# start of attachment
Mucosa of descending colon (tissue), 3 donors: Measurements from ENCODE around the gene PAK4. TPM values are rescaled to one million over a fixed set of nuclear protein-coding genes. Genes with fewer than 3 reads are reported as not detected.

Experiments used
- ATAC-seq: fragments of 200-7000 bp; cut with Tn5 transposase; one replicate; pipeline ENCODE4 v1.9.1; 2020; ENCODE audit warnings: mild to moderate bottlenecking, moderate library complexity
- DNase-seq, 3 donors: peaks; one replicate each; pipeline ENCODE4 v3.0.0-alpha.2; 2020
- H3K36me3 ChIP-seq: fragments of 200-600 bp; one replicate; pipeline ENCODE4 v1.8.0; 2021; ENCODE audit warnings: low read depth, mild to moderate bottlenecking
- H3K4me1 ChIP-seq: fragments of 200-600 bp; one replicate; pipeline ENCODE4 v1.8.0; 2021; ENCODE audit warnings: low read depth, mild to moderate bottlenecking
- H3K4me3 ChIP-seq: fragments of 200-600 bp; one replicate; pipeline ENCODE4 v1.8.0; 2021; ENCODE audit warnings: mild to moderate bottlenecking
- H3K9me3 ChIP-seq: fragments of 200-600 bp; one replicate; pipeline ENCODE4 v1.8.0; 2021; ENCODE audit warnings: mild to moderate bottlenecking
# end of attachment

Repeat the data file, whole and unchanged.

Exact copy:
Mucosa of descending colon (tissue), 3 donors: Measurements from ENCODE around the gene PAK4. TPM values are rescaled to one million over a fixed set of nuclear protein-coding genes. Genes with fewer than 3 reads are reported as not detected.

Experiments used
- ATAC-seq: fragments of 200-7000 bp; cut with Tn5 transposase; one replicate; pipeline ENCODE4 v1.9.1; 2020; ENCODE audit warnings: mild to moderate bottlenecking, moderate library complexity
- DNase-seq, 3 donors: peaks; one replicate each; pipeline ENCODE4 v3.0.0-alpha.2; 2020
- H3K36me3 ChIP-seq: fragments of 200-600 bp; one replicate; pipeline ENCODE4 v1.8.0; 2021; ENCODE audit warnings: low read depth, mild to moderate bottlenecking
- H3K4me1 ChIP-seq: fragments of 200-600 bp; one replicate; pipeline ENCODE4 v1.8.0; 2021; ENCODE audit warnings: low read depth, mild to moderate bottlenecking
- H3K4me3 ChIP-seq: fragments of 200-600 bp; one replicate; pipeline ENCODE4 v1.8.0; 2021; ENCODE audit warnings: mild to moderate bottlenecking
- H3K9me3 ChIP-seq: fragments of 200-600 bp; one replicate; pipeline ENCODE4 v1.8.0; 2021; ENCODE audit warnings: mild to moderate bottlenecking